What’s the Deal with “Make Offer”?

According to our market tracking, 30% of sellers are making the curious (in our opinion) decision
not to place a firm asking price on their listing. By “firm” we mean one with numbers. Instead, we find instance after instance of our industry’s nebulous little phrase “Make Offer” … Ever wonder why?

After all, you can dart around Zillow for hours and not find a real estate listing with “inquire.” We couldn’t find a single Honda on Carfax within 100 miles listed without a price. Corporate jets are not a one of a kind painting or skyscraper or custom mega-yacht with unknowable value.

Normal convention dictates that the seller (owner) of something starts the process with an asking price. Any tome on bargaining will emphasize that the first party put a number on the table takes control of the negotiation.

But the “Make Offer” phenomenon isn’t really about that. We think it is usually indicative of a larger issue, and one that both sellers and buyers should be aware of.

To place a firm asking price on any item presupposes two things. First; that the item is really for sale by a willing seller. Second; that there are awareness and acceptance of a realistic market value by the broker and owner (note: it’s helpful when this is the same value).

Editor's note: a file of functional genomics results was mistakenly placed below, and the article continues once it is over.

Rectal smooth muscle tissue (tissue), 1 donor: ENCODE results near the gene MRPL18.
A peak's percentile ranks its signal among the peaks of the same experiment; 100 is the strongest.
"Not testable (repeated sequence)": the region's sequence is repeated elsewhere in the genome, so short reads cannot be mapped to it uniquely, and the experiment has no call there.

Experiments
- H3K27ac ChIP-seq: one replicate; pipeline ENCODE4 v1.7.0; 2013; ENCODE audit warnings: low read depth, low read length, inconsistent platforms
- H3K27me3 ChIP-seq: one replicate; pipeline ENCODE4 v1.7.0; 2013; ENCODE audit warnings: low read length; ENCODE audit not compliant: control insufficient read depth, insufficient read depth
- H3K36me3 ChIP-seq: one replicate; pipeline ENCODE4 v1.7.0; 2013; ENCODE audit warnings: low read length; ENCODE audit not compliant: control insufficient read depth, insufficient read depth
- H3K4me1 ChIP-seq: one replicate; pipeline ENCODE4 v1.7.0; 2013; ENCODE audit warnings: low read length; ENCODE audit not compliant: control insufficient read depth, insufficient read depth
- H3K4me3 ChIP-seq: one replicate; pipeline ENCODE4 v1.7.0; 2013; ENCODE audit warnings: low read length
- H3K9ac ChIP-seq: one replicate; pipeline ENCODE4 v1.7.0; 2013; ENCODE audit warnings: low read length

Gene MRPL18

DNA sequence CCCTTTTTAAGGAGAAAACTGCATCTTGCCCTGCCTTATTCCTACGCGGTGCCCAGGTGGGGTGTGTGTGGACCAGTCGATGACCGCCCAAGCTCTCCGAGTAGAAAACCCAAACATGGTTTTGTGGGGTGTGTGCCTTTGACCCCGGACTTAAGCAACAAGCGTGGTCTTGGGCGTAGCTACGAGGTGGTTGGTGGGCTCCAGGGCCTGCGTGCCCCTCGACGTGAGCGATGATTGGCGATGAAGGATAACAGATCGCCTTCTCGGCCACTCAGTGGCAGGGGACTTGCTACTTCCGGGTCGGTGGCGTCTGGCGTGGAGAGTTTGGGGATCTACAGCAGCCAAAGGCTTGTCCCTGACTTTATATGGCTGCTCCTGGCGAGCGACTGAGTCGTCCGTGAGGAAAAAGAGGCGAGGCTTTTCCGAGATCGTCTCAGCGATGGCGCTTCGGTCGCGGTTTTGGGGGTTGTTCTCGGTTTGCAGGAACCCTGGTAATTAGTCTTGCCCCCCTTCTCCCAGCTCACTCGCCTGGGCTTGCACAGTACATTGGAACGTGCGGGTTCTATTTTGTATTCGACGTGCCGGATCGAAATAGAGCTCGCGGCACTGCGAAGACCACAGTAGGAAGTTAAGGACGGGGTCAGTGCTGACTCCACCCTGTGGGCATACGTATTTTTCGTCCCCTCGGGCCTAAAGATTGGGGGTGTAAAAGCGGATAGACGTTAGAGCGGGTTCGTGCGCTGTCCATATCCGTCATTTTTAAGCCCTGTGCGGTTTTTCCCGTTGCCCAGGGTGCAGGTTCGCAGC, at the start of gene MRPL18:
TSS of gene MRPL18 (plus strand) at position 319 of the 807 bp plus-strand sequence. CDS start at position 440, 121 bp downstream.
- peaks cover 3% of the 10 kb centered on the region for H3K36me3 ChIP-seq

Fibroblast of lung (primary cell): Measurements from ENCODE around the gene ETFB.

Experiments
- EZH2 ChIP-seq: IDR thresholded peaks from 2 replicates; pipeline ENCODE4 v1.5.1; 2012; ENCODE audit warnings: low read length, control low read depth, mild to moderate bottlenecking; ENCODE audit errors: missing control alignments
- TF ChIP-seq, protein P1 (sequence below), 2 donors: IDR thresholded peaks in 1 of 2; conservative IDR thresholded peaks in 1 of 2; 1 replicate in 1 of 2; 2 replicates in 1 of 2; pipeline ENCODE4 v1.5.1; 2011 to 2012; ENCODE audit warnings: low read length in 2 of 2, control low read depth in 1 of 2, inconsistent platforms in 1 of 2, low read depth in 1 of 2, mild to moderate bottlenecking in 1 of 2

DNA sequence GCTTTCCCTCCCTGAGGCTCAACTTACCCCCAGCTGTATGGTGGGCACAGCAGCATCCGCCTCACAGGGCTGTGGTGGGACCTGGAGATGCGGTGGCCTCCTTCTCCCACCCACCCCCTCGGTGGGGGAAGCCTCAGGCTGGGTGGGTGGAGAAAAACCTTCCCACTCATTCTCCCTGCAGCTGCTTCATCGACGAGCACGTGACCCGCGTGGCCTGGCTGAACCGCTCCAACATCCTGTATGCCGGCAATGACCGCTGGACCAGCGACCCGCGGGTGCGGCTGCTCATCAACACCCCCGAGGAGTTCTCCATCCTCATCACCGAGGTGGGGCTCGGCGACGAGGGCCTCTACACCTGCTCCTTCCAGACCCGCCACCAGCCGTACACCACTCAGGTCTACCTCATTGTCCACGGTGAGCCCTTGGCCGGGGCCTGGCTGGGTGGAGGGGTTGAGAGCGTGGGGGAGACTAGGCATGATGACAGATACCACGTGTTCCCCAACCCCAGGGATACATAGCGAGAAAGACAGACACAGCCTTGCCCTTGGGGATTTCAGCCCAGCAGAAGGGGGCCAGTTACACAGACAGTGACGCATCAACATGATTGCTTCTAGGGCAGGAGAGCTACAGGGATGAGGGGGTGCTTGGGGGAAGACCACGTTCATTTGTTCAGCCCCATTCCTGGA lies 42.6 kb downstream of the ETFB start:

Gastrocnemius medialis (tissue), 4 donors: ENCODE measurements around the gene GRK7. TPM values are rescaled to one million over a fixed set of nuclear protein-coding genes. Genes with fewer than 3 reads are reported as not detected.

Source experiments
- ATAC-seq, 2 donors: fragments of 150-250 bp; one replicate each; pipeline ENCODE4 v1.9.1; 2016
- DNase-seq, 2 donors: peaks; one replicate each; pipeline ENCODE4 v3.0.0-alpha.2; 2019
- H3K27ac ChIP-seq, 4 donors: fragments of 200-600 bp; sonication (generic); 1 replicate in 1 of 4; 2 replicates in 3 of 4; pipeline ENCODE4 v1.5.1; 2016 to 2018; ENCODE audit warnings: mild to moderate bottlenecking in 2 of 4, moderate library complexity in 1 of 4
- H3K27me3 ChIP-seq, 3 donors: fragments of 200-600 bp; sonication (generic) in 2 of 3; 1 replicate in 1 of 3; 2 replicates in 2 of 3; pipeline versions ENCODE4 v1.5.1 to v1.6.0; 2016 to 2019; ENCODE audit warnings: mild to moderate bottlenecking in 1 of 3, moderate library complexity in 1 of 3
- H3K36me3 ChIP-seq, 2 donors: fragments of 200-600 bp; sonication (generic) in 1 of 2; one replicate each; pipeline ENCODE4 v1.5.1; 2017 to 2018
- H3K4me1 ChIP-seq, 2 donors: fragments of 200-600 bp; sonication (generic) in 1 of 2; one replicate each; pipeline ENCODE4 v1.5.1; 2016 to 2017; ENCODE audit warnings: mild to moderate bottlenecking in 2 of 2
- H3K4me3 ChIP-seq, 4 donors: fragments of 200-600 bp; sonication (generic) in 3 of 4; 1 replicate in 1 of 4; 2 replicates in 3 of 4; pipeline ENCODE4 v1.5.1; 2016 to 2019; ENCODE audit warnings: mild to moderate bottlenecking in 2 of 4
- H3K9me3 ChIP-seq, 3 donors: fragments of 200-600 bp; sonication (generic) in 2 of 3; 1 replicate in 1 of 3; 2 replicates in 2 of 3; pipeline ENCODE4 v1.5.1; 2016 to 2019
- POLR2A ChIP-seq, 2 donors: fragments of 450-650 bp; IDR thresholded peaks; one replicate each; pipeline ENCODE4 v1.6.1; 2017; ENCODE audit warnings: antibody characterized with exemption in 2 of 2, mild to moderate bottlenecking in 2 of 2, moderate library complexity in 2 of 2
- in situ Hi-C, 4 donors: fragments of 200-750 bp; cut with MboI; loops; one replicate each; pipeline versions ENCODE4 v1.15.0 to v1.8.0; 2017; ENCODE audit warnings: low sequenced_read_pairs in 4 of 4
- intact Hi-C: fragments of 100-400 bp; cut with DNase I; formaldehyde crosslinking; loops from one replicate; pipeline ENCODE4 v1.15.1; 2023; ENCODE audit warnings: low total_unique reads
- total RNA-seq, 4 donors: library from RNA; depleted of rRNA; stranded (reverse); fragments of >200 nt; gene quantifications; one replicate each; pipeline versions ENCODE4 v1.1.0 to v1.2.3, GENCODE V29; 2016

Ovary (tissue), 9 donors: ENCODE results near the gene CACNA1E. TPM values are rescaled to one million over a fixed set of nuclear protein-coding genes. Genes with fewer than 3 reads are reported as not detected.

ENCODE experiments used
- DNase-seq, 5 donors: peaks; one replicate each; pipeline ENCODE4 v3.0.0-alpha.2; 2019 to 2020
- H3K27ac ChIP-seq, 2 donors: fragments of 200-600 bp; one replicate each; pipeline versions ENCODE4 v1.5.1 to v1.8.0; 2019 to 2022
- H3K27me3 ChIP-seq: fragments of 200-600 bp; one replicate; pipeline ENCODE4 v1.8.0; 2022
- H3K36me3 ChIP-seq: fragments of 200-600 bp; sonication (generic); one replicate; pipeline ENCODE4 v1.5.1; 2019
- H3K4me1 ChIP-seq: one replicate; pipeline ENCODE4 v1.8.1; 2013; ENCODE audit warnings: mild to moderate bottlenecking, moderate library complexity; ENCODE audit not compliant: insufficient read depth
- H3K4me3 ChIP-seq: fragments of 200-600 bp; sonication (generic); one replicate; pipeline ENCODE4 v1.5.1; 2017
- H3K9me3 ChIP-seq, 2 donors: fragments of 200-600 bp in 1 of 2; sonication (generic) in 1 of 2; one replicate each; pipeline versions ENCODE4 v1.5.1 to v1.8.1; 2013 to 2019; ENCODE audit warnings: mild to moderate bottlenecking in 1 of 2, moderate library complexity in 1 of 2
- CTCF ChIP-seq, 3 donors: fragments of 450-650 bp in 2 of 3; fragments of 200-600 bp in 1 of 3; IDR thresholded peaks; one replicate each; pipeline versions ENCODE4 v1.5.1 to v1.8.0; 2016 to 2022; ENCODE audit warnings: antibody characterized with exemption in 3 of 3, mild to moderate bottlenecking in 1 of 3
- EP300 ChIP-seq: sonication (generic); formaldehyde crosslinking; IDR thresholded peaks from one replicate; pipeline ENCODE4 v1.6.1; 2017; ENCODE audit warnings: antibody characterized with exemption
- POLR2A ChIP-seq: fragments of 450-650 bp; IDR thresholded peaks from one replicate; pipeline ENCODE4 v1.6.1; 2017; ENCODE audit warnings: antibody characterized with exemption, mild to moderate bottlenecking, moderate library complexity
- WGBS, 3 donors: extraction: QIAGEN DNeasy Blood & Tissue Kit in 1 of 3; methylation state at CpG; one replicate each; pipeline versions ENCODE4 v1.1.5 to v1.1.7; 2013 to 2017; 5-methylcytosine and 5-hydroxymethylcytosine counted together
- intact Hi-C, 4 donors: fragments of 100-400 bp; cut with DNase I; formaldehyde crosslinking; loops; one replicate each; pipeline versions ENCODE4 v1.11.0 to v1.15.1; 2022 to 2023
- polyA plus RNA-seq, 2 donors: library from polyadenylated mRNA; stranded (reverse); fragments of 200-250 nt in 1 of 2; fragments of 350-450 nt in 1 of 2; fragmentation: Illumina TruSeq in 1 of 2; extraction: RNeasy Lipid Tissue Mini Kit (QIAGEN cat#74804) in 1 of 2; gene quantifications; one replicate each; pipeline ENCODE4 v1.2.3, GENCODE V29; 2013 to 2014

Yes, we are getting at the fact that many aircraft listed for sale are not really for sale. Some are in fact totally not for sale but are listed for sale to appease some other short-term seller issue. Some are sort of for sale, at the right price, under the right circumstances, if the broker just happens to find a buyer unaware of market conditions. This never happens of course, but up the listing goes at “Make Offer” anyway.

However, another factor accounts for the majority of this problem: disagreement over value. When the broker is suggesting a market value that the owner finds objectionable, a roadblock is presented. The owner wants to hold out for a higher number, but the broker doesn’t want to hang an asking price that will scare away buyers. The path of least resistance is to leave the issue unresolved and go out with “Make Offer.”

The key here for buyers in their aircraft search: get to the bottom of a “Make Offer” listing right away and uncover the real story. There may be a plausible explanation, and aircraft listed at “Make Offer” do get sold. But often, it’s a sign of trouble.

For sellers: don’t forgo your single most valuable marketing tool, which is a well thought out asking price. Asking prices contain valuable signals to the marketplace and can create instant credibility and competitiveness for the listing. Attentive buyer’s brokers read a lot of information from them. A firm asking price is also a critical information gathering technique.

Most good brokers we know always prefer a firm ask on their listings. If your broker is recommending one, they are probably right.